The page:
Looking back on our time in Marrakech. What a great camping spot we had in our own little quiet corner in the centre of the city. Here are some thoughts.
The Immam is SOOOO much better than Aourir. It is like waking up to an angel at 5 in the morning. I like this guy. I was talking to Karim about the responsibilities of the Immam. I think he has it rougher than the Christian priests and pastors. He does his big call to prayer 5 times a day. Yeah, think about it 5 times a day. He is hanging with a friend. Ooops, time to go. He wants to have a bit of a lie in. Oooops, time to get up. He does this every day of the week AND the call to prayer is just beginning. After the bit on the loudspeaker he goes downstairs and prays with people and does a bit of teaching. I think the Immam works hard.
So, the souks. Yeah, easy to get lost. At day you can wander through the souks. Well, wander is the wrong word. Because every stallkeeper wants you to come in. Now, I think we are getting a bit better at this but we still need to get better. Alana and Abi got lots of attention from the young men. They complained, of course, but they kept getting dressed up and going back in and well, 2 plus 2 equals… The hard time with the souks is if you have a particular place you want to be in them. By the end I found what I was looking for and had a greaat time walking around with the kids. We looked into lots of stalls that showed people working on the different stages of making shoes by hand. Saw a man soldering with a little heated hammer instead of a soldering iron. A man demonstrated how to make rounded discs of metal. We saw several people punching designs out of metal. Lots of smoke, lots of noise, lots of creative people. Loved it.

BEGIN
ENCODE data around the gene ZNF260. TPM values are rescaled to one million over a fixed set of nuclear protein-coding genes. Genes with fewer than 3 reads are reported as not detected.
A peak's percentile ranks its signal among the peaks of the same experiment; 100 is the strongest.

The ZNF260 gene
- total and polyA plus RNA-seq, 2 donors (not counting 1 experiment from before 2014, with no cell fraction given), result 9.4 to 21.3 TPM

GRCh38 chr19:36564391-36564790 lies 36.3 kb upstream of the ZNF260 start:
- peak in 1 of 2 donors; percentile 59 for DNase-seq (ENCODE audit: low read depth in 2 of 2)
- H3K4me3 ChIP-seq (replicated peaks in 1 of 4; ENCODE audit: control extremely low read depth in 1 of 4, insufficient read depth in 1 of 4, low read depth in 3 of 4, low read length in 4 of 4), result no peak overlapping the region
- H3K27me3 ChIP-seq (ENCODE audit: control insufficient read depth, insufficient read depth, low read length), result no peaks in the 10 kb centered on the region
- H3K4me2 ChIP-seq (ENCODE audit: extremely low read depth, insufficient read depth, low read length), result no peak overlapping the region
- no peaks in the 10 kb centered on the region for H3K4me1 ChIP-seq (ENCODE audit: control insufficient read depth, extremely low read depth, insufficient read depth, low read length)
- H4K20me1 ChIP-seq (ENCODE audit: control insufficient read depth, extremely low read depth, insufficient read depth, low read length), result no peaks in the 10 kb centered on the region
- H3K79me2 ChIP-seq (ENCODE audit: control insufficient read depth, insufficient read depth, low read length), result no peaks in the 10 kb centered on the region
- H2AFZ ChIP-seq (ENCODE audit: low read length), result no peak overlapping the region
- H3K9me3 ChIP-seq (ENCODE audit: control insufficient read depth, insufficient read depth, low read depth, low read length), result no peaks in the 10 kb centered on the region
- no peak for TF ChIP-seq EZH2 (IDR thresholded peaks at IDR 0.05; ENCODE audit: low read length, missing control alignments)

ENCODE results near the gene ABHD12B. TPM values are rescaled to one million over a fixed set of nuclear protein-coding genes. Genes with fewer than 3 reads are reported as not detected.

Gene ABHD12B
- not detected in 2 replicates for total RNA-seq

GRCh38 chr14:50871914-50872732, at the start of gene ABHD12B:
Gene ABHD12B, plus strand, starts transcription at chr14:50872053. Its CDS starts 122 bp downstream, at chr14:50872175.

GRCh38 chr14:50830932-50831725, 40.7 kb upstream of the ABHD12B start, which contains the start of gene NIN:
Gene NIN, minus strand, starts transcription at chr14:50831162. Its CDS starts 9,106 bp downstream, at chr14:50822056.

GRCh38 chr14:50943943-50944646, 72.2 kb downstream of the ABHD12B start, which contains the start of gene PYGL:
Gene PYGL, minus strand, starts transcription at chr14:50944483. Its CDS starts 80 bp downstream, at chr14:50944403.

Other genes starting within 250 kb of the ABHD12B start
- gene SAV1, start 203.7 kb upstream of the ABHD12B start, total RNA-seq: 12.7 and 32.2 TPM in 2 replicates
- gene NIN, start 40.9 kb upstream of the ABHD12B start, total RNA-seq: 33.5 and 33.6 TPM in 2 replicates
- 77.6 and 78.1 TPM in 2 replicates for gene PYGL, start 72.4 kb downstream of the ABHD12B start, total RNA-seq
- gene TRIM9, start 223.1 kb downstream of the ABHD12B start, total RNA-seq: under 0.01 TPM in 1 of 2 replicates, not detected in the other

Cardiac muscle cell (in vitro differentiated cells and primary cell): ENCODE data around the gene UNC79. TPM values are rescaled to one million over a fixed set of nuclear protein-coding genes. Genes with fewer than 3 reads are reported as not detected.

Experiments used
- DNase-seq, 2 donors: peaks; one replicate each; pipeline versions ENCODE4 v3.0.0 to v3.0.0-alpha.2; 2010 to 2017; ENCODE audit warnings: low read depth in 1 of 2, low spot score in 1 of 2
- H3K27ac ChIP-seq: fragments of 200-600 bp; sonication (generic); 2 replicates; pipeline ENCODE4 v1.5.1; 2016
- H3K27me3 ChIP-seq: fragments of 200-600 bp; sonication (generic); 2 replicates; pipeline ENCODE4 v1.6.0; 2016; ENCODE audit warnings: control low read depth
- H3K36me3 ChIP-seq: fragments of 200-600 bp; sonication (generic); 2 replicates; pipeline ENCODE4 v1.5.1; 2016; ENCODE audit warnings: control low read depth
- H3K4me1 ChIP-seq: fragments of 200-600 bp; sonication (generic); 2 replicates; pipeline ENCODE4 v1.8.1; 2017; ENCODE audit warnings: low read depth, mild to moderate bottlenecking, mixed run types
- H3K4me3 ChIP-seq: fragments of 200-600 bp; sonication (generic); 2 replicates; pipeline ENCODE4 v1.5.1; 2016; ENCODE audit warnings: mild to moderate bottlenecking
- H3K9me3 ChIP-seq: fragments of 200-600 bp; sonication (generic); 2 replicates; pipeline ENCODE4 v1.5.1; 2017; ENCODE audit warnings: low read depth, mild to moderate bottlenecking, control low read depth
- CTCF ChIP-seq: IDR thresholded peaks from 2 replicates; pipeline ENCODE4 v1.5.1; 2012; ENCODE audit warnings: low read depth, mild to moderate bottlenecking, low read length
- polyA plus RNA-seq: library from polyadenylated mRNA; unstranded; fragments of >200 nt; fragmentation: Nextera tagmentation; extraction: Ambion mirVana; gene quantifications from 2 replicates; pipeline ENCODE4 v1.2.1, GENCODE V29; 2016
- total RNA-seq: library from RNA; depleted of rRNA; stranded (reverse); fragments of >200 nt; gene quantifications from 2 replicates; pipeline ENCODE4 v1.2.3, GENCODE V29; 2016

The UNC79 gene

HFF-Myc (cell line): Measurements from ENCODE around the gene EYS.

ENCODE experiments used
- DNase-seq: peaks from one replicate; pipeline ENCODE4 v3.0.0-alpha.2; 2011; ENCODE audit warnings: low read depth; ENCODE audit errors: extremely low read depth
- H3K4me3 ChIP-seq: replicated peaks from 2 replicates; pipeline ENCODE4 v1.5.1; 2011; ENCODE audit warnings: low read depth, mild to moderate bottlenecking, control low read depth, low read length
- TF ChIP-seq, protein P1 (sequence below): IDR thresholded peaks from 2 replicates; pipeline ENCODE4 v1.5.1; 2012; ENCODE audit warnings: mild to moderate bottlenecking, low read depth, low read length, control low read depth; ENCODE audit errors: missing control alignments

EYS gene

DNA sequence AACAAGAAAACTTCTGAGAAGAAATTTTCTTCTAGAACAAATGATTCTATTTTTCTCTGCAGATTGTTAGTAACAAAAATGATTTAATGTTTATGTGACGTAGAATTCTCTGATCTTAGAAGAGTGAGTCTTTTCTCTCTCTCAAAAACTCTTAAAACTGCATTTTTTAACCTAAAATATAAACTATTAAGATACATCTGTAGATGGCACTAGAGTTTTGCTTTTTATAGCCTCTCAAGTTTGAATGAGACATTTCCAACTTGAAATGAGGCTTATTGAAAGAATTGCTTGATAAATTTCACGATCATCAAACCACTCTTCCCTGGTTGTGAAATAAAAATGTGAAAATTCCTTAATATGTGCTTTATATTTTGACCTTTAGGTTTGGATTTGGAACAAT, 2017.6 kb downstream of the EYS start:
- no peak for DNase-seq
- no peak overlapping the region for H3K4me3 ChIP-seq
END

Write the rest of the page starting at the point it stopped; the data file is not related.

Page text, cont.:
In the evenings to eat a couple of times as food to cook your own meals with in the centre is hard to come by and we figure when we go back into Europe we won’t be eating out much as it is much less expensive down here. There is this souk of prepared food that pops up in the evenings at the fna area. All these little swirly metal boxes surrounded by table and tarps come in to join the orange juice and dried fruit stalls. Every evening this village is created and stays up til about 4 in the morning. A note about eating out. You go to a normal western style restaurant, even one with moroccan food you will pay big. If you go and get pizza or other exotic foods and you will pay big. A rule for every country is that if you want to get better local food for cheaper prices go to where the locals eat. Sometimes you need to insist. One time me and the girls went into the non-touristy part of the souk. As we were leaving a man told us we were going out of the area we were wanting to be in. We said we were looking for Moroccan food. He directed us back to the tourist restaurants. No! We want to eat moroccan food where Moroccans eat it. We were directed into a tiny little restaurant with thin white-tile counters against the wall, little plastic stools and about 5 guys grilling lots of food next to us. All this in a stall about the size of our truck. We loved it! Back to the pop-up prepared food souk. We went out for Harrira (moroccan soup) one night with a desert, well. It was swirly and sweet and you eat it with your fingers. Karim said there is a legend about this sweet of a great battle between a japanese warrior and a moroccan warrior. Of course, the moroccan warrior won and this dessert is in the shape of a Japanese swear word.
I would like to finish off with a warning from Alana and Abi about their time in Marrakesh.
Beware of the Henna ladies – they are evil.
We are now in the Cascades. We have met up with the German family again and they told us of this German future campground in the Cascades on the way to Fez. Sounded good so here we are. They will arrive tomorrow.